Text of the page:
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New to Haiku: Advice for Beginners – Kala Ramesh, Part 2

When you are New to Haiku, you may not know anyone who shares your interest in this little poetry form. We asked established haiku poets to share a little about themselves so that you can meet them and learn more about their writing journeys. We, too, wanted to learn what advice they would give to beginning haiku poets.

This week, we continue our interview with Kala Ramesh, the notable Indian haiku poet. You can meet Kala and learn more about her in the first part of our interview here. Join us next week for the conclusion, in which Kala gives specific advice for those just beginning their haiku journeys.

This week’s question for Kala is: Where do you most often write? Do you have a writing process?

Kala Ramesh reading haiku during the dance charades event at the 2019 HNA conference.

My morning hours are best for creative work and it was so even when I was into music practice. To me each morning is an unwritten slate, and the impressions I make come from a depth of truth, which is what I would like to believe! In Sanskrit, swa means self and ra means light or to bring forth, meaning when the artist touches her ‘soul’, we say her art (be it music, painting or writing) is ‘felt’ and when that happens, like a pendulum which swings from left to right – the work swings out to touch the reader. Without doubt, a long journey…

Mine has always been a labour of love. I do go over a poem several times or at times I just leave it aside and allow it to gestate! I don’t have any fixed writing process as such. I have a group of poets with whom I share my work and we critique each others’ poems in a healthy way.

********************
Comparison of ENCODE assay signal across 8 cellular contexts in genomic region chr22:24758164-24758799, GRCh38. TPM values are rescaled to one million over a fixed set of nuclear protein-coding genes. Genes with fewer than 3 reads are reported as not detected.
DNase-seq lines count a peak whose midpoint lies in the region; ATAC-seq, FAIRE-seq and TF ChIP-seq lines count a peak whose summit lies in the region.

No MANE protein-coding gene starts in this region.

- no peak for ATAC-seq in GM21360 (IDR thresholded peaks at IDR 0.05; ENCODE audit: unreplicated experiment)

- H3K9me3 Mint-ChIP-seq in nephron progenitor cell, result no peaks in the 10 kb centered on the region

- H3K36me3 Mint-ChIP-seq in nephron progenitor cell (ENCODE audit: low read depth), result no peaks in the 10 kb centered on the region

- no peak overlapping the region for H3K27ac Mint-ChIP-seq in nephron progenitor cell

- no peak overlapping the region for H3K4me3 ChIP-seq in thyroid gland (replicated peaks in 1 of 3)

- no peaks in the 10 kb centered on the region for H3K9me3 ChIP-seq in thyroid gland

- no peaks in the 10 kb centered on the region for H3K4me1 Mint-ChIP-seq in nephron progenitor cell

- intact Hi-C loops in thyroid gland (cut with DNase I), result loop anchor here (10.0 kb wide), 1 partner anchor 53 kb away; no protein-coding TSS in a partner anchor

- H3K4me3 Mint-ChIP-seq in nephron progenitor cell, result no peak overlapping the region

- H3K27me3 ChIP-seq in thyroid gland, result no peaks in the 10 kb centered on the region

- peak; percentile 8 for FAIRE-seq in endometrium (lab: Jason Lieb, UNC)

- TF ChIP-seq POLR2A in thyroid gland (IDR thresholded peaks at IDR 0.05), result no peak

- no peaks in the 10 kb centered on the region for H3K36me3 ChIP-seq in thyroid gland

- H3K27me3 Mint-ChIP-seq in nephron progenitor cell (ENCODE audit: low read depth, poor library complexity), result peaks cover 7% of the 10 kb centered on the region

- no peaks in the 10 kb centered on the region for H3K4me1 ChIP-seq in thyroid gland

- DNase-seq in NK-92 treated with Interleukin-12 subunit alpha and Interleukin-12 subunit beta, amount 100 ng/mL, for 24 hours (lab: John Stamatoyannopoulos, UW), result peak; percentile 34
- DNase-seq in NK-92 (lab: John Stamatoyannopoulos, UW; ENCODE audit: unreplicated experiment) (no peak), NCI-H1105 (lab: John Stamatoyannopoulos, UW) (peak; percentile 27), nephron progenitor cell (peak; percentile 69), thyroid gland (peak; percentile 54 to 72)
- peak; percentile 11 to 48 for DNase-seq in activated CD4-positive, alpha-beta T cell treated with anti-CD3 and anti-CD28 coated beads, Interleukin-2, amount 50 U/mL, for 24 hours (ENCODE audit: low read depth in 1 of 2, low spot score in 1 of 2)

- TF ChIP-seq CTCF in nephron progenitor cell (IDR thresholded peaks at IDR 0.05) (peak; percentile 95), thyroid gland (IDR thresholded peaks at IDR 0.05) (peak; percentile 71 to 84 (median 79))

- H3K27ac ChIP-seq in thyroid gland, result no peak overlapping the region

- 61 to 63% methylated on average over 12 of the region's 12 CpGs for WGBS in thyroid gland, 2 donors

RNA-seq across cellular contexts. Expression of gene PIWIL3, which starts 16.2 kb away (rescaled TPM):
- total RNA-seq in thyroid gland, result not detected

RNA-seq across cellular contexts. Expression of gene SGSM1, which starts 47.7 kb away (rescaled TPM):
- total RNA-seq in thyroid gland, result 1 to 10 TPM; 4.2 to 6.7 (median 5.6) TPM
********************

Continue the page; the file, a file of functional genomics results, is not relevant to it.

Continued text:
We all have an urge to create – haikai is my way of giving expression to this urge. Whether in haiku, tanka or haibun, when we are able to introduce dynamism into an image with concise language – the poem, we say, becomes alive. In Indian thought, this is called ‘prana pratistha’. This transformation fascinates me.

When being in nature and when observing people, my eyes become the camera and my mind becomes the paper. The poem then happens in the isolation of my room – all creation happens in and from silence, doesn’t it?

Kala Ramesh takes her Symbi students on a ginko walk.

 

Poet, editor, anthologist, and festival director Kala Ramesh has been the foremost advocate and practitioner of haiku and allied Japanese poetry forms in India, including tanka, haibun, and renku. Kala, who is also an Indian classical singer, has created magic in the world of Japanese poetry by not only authoring critically acclaimed books and poems but also cultivating hundreds of Indians to immortalize the spirit of Japanese short forms of poetry.

 
Kala has organized six haiku festivals and conducted countless workshops in haikai literature all over her country. Kala’s initiatives culminated in founding “INhaiku” in 2013, the umbrella organization of Indian haiku poets. As an external faculty member, Kala has been teaching haikai poetry to undergraduates at the Symbiosis International University Pune and to school children at the Katha Creative Writers’ Workshop since 2012.

Julie Bloss Kelsey

Julie Bloss Kelsey is the current Secretary of The Haiku Foundation. She started writing haiku in 2009, after discovering science fiction haiku (scifaiku). She lives in Maryland with her husband and kids. Julie's first book of poetry, The Call of Wildflowers, is available for free online through Title IX Press. Connect with her on Twitter @MamaJoules.

This Post Has 2 Comments

  1. “…all creation happens in and from silence, doesn’t it?”
    Indeed. Creation is energy made manifest, arising from the ever-full emptiness that is silence.
    I’m always aware of art (poetry) as a co-creation.
    It arises through me and seems part of me, but I am not its source.
    Haiku allows one to experience the reality, in which one is both all and nothing.

  2. Mornings are a good creative time for me as well. I begin the day with a time of quiet, and I love watching the light through the days and seasons. Sunrises, work in the kitchen, and then the view from my small study are all sources of inspiration. I think of my blogs in an informal way – a place to practice. I try to record what I see in an accurate way, and later may be able to improve the craft. Over the years, on a blog, there is a context for poems. This is different than when a poem is in a book or journal – and readers have a different context. So a poem can change, and have more than one version.

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